We all know about studies showing that sharing life with a pet has beneficial effects on human health. Even a few minutes of petting a cat or dog can lower blood pressure and release mood-enhancing endorphins. A University of Minnesota study found that cat companionship may reduce the risk of heart attack for people by 30 percent.
Cats can help us stress less, but what do we do for them? If we’re stressed, our cats can get stressed right alongside us, even to the point of affecting their health. Because of their deep bond, people and pets often mirror each other’s physical and emotional states.
“Cats are sensitive creatures and affected by stress in similar ways humans are,” says Lynn Bahr, DVM, owner of Dezi & Roo, a company dedicated to designing and producing products that make cats happy. “And, just like people, stress lowers their bodies’ defenses, increases their chances of becoming ill, and negatively affects their physical and mental wellbeing.”
Ways Stress Affects Feline Health
Cats are sensitive by nature. Sometimes even a minor change in the environment, such as moving a piece of furniture, can cause stress. Things that may not seem stressful to a person can be perceived as extremely stressful by a cat, and the cat’s physiological reaction to the stressors can manifest as illness.
Stressors for cats include moving to a new home, home remodeling, a visit to the vet, a new baby in the family, a new cat or dog in the home, or sudden aggression between cats in the same household who have previously coexisted peacefully.
Cats are masters at hiding signs of illness, so their stress may not be evident immediately, but prolonged stress can gradually damage health. A landmark study conducted at Ohio State University in 2011 looked at how stress affects cats. The findings led to a new understanding among veterinarians and cat caregivers on the connection between environmental stress and urinary tract disease.
A more recent study in Seoul, South Korea, linked events such as living with other cats, lack of vertical space, and living in an apartment to increased risk of feline interstitial cystitis, an often painful inflammatory condition of the bladder and urinary tract.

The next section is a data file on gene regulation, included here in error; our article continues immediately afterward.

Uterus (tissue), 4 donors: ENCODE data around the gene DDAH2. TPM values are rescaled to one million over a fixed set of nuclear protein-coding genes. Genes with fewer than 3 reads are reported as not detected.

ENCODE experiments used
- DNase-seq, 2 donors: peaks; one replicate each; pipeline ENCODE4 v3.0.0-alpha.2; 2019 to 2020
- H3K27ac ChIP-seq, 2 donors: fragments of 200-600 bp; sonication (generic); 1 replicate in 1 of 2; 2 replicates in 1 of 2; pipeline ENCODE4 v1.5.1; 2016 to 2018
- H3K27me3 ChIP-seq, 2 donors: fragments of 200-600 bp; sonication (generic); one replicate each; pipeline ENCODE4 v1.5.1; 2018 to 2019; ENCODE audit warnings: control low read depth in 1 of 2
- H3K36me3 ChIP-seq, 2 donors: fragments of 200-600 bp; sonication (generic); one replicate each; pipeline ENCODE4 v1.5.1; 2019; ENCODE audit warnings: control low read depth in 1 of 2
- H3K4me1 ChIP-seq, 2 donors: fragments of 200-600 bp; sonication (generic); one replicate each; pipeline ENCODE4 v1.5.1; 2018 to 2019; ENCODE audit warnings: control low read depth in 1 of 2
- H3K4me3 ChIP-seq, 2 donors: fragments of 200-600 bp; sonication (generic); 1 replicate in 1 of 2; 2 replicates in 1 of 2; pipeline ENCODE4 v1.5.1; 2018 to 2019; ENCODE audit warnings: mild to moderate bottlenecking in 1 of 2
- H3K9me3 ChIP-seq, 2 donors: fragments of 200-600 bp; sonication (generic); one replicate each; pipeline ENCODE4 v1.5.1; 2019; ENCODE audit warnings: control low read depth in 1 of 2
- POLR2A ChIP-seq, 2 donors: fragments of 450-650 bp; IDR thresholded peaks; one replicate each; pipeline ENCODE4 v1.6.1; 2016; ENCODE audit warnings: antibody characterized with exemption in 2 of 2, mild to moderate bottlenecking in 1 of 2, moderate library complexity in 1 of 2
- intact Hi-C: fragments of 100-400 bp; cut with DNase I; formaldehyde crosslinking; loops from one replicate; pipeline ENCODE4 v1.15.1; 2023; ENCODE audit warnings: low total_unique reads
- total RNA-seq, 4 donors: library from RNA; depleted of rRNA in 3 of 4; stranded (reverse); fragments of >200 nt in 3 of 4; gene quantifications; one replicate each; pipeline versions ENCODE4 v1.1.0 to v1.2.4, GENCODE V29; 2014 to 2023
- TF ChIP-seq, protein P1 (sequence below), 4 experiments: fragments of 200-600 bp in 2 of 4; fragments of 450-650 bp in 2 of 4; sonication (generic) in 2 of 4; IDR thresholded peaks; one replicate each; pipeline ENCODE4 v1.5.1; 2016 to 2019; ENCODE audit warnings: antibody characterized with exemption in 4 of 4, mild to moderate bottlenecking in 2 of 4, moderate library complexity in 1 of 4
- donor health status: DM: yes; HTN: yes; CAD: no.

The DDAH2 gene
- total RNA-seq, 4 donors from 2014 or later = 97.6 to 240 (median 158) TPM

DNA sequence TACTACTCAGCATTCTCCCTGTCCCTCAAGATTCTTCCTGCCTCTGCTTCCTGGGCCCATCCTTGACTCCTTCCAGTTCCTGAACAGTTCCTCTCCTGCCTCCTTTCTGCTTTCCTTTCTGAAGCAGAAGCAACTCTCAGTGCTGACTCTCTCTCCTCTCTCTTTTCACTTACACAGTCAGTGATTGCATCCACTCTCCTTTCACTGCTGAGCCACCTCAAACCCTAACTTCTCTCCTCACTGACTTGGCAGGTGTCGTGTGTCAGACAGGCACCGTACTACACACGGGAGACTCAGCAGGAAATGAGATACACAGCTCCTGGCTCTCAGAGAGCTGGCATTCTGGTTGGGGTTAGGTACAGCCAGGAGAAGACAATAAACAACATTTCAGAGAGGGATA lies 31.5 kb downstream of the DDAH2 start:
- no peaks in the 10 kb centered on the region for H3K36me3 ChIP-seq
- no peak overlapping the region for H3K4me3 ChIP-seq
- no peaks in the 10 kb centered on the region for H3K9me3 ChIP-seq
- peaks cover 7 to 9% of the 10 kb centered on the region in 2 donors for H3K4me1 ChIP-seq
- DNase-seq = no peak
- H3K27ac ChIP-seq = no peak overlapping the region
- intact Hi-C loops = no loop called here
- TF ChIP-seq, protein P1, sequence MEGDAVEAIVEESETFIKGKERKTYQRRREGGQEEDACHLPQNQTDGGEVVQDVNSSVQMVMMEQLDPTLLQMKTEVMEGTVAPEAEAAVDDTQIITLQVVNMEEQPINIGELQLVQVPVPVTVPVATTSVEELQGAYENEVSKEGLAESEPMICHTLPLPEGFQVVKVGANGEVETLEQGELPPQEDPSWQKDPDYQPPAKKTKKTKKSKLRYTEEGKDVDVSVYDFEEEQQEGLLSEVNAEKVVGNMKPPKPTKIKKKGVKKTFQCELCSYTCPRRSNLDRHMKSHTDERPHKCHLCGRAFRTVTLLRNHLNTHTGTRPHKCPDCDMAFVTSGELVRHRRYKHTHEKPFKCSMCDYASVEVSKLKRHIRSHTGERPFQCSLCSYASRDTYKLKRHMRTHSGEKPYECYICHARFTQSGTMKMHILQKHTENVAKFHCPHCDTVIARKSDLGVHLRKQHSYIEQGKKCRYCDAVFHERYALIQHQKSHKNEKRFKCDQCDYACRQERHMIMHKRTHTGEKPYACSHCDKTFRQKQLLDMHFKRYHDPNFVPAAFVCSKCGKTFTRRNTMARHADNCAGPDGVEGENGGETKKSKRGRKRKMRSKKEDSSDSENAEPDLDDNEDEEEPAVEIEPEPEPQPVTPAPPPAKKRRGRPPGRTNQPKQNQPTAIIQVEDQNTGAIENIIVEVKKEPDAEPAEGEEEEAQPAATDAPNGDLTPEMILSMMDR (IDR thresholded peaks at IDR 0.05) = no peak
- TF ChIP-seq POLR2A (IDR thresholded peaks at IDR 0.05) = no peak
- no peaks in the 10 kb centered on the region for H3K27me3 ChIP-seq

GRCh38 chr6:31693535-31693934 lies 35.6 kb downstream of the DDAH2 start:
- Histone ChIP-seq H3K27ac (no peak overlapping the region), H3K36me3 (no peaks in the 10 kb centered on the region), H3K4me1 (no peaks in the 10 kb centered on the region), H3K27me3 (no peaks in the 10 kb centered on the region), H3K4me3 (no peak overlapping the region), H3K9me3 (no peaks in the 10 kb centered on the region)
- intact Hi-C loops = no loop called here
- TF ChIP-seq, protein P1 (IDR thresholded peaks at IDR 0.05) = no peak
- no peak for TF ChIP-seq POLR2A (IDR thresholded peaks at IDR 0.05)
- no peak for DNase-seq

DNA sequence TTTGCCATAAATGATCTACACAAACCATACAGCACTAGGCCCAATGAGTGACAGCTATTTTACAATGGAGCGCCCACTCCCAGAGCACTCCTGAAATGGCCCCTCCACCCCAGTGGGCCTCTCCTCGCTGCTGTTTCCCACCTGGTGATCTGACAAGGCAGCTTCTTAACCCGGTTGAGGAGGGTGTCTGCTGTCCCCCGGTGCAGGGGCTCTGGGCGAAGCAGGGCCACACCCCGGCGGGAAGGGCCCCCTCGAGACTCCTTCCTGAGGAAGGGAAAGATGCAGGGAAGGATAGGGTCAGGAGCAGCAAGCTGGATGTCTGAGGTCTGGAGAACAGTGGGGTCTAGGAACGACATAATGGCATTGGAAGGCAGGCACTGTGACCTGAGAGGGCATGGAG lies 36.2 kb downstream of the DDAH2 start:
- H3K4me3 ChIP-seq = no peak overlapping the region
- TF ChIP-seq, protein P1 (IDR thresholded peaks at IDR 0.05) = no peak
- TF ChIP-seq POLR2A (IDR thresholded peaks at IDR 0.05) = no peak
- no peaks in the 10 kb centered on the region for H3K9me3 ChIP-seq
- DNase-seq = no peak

How Stress Manifests
As both the Ohio State and Korean studies showed, a common outward sign of feline stress is inappropriate urination or spraying. While inappropriate elimination can be caused by a medical problem, frequently the underlying reason is stress. Chronic high stress levels can also affect the gastrointestinal system, the immune system, and the skin and coat.
“We know stress affects the whole neuro-endocrine immune access,” says Andrea Tasi, VMD, owner of Just Cats Naturally in Fairfax Station, Virginia. “When a cat has a ‘weak link’ in that system, that link will be affected by stress.”
Feline Stress Busting
Your veterinarian can be a partner in helping you manage your cat’s reaction to your stress.
“I treat many of my patients with stress-related illness preemptively once we have uncovered a stressor,” says Elizabeth Colleran, DVM, owner of The Chico Cat Hospital in Chico, California. “One patient of mine is deeply bonded to his human who periodically deploys in the military. We now know that one week before deployment we commence therapy to help her cope with his absence. Until we started doing that, Phoebe would ‘break’ with symptoms of FIC.”
Finding the human source of stress-related illness in cats is a combination of compassionate listening and detective work, Dr. Colleran says. Working together, you and your veterinarian can then find ways to help your cat relax.
To reduce stress in your cat’s life, keep the environment calm and consistent. Sprays or plug-ins containing feline-specific pheromones may help with situations such as inter-cat aggression, introducing a new cat or baby to the household, or other instances a cat may regard as a disruption of normal routine. Flower essences such as Rescue Remedy may also have a calming effect on cats (and humans) in stressful situations.
Equally important? Manage your own stress. We know that stress is bad for us, so don’t let it take something as drastic as a beloved cat getting sick before making changes to take better care of yourself.
This article was reviewed/edited by board-certified veterinary behaviorist Dr. Kenneth Martin and/or veterinary technician specialist in behavior Debbie Martin, LVT.